Brief summary of evidence supporting the efficacy of biofeedback for Raynaud's Syndrome:
Freedman and his co-workers (Freedman et al 1970, 1981, 1985) did a series of studies showing that people with Raynaud's syndrome could learn to warm their hands, keep them at nearly normal temperatures for years, and keep them warm against cooling stresses. Their long term follow-up studies showed that people could help themselves avoid vasospastic attacks (and thus the symptoms of Raynaud's) for years.
Much of the information which follows is from Carolyn Yucha and Christopher Gilbert's 2004 book "Evidence Based Practice in Biofeedback Neurofeedback" AAPB, Wheat Ridge, CO.
Several brief, relatively uncontrolled studies seem to confirm the rationale underlying biofeedback treatment of Raynaud's disease. Peterson and Vorhies (1983) studied thermal biofeedback-trained Raynaud's patients, observing the speed of hand temperature return to baseline after hand immersion in ice water, which was six to seven times as fast after biofeedback training (6 minutes average after training vs. 40 minutes before). Jobe, Sampson, Roberts, and Kelly (1986) compared hand temperature responses to whole-body chilling before and after either classical or standard biofeedback ("operant") biofeedback training, and found that both approaches were effective. When Guglielmi, Roberts, and Patterson (1982) compared thermal biofeedback with EMG biofeedback and controls, with a double-blind procedure, all three groups had comparable improvements, suggesting a role of non-specific factors. Keefe, Surwit, and Pilon (1980) found similar results, in which other behavioral control methods performed as well as thermal biofeedback. However, Freedman et al (1988) compared simple thermal biofeedback with autogenic training and found the former more effective.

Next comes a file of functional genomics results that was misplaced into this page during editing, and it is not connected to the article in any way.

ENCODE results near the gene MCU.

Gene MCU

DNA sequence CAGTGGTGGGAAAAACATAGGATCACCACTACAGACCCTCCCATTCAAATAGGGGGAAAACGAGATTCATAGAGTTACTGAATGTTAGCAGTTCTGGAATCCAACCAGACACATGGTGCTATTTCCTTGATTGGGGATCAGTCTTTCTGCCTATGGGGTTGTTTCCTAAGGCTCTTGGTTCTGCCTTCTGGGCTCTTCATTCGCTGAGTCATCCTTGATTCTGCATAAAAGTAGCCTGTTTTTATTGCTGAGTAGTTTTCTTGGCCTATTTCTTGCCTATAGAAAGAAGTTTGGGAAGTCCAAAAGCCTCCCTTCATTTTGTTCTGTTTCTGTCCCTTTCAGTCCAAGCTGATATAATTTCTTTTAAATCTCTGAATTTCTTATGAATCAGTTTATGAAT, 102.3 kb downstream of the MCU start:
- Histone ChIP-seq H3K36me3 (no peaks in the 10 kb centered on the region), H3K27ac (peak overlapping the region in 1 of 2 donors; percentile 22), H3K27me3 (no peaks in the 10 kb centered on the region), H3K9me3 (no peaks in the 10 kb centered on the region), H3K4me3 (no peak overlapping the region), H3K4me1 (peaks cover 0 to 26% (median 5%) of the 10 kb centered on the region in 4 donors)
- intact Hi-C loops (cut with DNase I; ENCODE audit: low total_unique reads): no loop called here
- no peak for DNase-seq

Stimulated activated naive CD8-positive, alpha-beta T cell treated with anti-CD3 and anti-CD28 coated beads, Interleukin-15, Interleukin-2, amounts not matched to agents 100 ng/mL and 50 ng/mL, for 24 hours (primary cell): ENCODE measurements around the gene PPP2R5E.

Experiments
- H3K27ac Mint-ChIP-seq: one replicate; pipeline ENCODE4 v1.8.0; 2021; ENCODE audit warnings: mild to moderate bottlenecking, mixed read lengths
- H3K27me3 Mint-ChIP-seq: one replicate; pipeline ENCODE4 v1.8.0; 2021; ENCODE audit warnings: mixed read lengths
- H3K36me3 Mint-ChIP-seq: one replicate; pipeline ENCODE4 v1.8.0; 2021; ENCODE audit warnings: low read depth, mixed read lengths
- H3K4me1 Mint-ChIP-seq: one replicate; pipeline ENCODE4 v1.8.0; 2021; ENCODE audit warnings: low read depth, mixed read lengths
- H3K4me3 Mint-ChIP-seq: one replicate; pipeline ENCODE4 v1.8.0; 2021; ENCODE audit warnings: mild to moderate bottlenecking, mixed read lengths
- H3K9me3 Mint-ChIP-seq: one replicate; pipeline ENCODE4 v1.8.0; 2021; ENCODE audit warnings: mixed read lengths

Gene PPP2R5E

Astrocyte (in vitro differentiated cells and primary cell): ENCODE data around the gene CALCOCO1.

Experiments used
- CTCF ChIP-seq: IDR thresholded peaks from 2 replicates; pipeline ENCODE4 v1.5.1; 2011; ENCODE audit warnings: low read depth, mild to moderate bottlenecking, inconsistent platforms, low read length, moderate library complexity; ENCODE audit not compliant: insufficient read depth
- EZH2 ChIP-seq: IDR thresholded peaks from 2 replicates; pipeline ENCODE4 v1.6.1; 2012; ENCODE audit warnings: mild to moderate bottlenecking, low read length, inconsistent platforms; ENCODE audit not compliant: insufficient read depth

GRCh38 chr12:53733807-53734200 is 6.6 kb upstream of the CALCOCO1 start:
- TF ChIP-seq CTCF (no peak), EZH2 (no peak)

The largest study to date of Raynaud's involving biofeedback compared use of a calcium-channel blocker (nifedipine) with thermal biofeedback, EMG feedback, and a placebo (Raynaud's Treatment Study Investigators, 2000). In this study of 313 subjects with primary Raynaud's disease, nifedipine seemed to be the superior agent for reducing symptoms. Problems with training the thermal biofeedback subjects to an adequate level of skill, however, (Middaugh et al., 2001) mitigated the final results.